Amy Cooper — the Central Park "Karen" who called the police on a Black birdwatcher named Christian Cooper and falsely accused him of threatening her — has apparently learned nothing in the past year. Cooper, a white woman, is now suing her former employer for firing her over the racist incident, and she’s arguing that she is a victim of racial discrimination. Yes, really.
Ms. Cooper filed the lawsuit in federal court on Tuesday against financial services firm Franklin Templeton, the firm's CEO Jenny Johnson, and unnamed employees. The suit claims she was not properly (properly) fired and also alleges that Franklin Templeton didn’t adequately investigate claims that her call to the police was racially motivated, which she has repeatedly denied.
"The Defendants' announcements to the effect that they had conducted an investigation, and that the investigation concluded indisputably that the Plaintiff was a racist when Defendants knew they had not conducted an investigation which concluded indisputably that the Plaintiff was a racist, was extreme and outrageous," the suit claims.
But a video of the May 2020 incident paints a different picture. The video shows Christian Cooper asking Amy Cooper (the two are not related) to put a leash on her dog, per the park rules. Ms. Cooper refused and threatened to call the police. “I’m going to tell them there’s an African American man threatening my life,” she said.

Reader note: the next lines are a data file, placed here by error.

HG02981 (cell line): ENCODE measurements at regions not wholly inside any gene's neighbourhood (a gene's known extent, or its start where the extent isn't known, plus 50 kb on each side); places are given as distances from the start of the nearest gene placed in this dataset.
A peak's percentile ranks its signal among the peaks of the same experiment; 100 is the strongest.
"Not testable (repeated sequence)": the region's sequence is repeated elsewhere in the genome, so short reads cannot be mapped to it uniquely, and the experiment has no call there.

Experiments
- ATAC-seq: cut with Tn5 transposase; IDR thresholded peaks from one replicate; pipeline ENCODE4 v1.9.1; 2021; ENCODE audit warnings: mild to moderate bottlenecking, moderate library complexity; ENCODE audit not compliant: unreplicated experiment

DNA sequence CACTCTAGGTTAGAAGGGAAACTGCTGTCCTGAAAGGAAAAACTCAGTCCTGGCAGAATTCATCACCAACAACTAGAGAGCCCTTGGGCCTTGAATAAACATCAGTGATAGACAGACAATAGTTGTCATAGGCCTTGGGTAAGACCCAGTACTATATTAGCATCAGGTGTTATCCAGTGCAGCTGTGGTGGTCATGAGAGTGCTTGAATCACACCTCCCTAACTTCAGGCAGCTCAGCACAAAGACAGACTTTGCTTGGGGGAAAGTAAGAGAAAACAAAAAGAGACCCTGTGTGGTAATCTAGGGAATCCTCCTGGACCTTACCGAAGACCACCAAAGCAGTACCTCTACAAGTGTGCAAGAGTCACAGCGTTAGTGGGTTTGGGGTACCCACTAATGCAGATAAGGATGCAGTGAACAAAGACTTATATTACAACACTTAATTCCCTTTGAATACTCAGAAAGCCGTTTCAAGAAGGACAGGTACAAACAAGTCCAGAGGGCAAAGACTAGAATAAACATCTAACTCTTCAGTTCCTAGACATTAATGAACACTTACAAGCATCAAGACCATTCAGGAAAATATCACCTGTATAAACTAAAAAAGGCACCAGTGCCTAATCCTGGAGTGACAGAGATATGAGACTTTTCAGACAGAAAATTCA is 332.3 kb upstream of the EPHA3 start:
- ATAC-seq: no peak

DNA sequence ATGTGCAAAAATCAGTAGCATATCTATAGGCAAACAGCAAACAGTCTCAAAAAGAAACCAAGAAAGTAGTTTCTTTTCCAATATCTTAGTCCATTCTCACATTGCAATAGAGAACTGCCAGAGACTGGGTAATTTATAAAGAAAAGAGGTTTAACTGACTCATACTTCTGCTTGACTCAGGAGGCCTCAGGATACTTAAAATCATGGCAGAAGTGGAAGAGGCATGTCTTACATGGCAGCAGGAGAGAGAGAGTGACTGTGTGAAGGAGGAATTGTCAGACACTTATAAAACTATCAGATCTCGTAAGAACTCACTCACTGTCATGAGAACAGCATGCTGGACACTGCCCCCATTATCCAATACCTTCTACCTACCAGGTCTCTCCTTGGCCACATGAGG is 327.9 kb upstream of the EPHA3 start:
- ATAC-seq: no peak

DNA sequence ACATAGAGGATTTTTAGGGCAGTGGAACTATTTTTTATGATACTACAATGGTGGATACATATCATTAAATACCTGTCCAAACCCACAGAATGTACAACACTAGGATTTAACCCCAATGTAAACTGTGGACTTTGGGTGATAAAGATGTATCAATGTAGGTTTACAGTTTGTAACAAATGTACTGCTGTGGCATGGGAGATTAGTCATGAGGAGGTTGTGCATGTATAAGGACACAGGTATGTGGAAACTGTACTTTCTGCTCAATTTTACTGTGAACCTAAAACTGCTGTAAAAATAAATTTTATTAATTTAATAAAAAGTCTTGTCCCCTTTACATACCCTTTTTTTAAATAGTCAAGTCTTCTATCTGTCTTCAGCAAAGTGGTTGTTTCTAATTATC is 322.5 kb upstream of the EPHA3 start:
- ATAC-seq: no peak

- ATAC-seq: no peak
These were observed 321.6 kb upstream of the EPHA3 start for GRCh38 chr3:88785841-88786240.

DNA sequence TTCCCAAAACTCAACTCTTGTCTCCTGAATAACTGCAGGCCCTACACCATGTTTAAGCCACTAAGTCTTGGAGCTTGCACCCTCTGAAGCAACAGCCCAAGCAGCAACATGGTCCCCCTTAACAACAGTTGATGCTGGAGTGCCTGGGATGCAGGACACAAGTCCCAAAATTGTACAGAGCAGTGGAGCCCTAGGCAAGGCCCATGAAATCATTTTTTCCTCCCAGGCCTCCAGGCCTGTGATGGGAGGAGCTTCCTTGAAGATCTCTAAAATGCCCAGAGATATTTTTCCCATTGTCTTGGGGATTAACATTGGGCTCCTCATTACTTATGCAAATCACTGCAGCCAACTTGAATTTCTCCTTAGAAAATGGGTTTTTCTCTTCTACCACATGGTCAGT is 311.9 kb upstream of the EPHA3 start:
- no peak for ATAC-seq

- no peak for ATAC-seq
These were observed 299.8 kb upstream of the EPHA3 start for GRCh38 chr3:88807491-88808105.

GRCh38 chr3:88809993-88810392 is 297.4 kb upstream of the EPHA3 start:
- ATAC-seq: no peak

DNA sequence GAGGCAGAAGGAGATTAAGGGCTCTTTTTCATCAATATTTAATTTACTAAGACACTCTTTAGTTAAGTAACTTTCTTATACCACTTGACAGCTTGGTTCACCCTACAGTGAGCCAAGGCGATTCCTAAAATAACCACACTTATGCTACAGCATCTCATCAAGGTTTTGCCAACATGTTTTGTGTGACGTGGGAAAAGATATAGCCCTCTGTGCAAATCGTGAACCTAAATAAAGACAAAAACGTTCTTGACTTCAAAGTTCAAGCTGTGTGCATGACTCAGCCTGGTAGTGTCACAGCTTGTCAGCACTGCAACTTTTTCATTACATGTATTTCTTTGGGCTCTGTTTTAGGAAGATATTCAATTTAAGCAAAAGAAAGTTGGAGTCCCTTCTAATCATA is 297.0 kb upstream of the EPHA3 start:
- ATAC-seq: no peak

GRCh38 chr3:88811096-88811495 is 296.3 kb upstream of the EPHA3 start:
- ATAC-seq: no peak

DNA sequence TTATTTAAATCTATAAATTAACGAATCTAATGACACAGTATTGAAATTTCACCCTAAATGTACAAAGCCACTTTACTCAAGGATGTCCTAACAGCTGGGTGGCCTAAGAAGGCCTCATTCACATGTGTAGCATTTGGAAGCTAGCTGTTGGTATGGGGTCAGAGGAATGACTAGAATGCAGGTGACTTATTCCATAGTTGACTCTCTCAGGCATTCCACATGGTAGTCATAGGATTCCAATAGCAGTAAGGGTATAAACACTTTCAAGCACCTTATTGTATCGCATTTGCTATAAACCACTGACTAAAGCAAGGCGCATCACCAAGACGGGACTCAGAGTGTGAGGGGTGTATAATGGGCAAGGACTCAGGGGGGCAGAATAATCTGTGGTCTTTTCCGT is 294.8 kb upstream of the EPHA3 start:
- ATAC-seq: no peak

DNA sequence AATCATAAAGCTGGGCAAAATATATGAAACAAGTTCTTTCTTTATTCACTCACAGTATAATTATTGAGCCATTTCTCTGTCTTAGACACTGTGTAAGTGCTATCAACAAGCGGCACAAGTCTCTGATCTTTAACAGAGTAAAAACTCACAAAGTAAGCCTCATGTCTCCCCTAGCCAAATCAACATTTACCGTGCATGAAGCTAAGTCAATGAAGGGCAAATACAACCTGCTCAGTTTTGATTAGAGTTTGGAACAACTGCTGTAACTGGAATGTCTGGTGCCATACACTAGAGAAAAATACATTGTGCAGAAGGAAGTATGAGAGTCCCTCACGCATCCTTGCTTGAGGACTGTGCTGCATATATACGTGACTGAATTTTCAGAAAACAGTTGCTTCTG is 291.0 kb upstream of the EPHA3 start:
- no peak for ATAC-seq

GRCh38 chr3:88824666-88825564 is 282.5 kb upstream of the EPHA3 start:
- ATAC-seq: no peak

Following the incident, Mr. Cooper declined to participate in the investigation into the incident, instead writing in an op-ed for The Washington Post that it was important to center the systemic racism that led to the encounter. In the end, Ms. Cooper was cleared of misdemeanor charges and instead attended a restorative justice program “designed not just to punish but to educate and promote community healing,” said Assistant District Attorney Joan Illuzzi. However, it would appear that Ms. Cooper has learned nothing from the program about accountability and repairing harm.
Ms. Cooper’s complaint against her former employer claims that the company did not adequately investigate the incident. If it had, the investigation would have shown that she did not yell at Christian Cooper “because she was a racist,” but because “she was alone in the park and frightened to death,” according to the lawsuit. The lawsuit also claims that Franklin Templeton’s statements describing Ms. Cooper’s actions as racist were defamatory. As such, Cooper seeks lost pay, and emotional and punitive damages.
But civil rights experts say the case has no grounds and called it inappropriate, adding that Ms. Cooper’s lawsuit does nothing to connect her former employer’s actions to racial discrimination. “I think it’s frankly inappropriate to hijack civil rights statutes with these kinds of claims,” Damon T. Hewitt, the executive director of the Lawyers' Committee for Civil Rights Under Law, told The New York Times. “I’m not going to say a white person can never face discrimination. I would not say that. But in this instance, there just seems to be no claim at all.”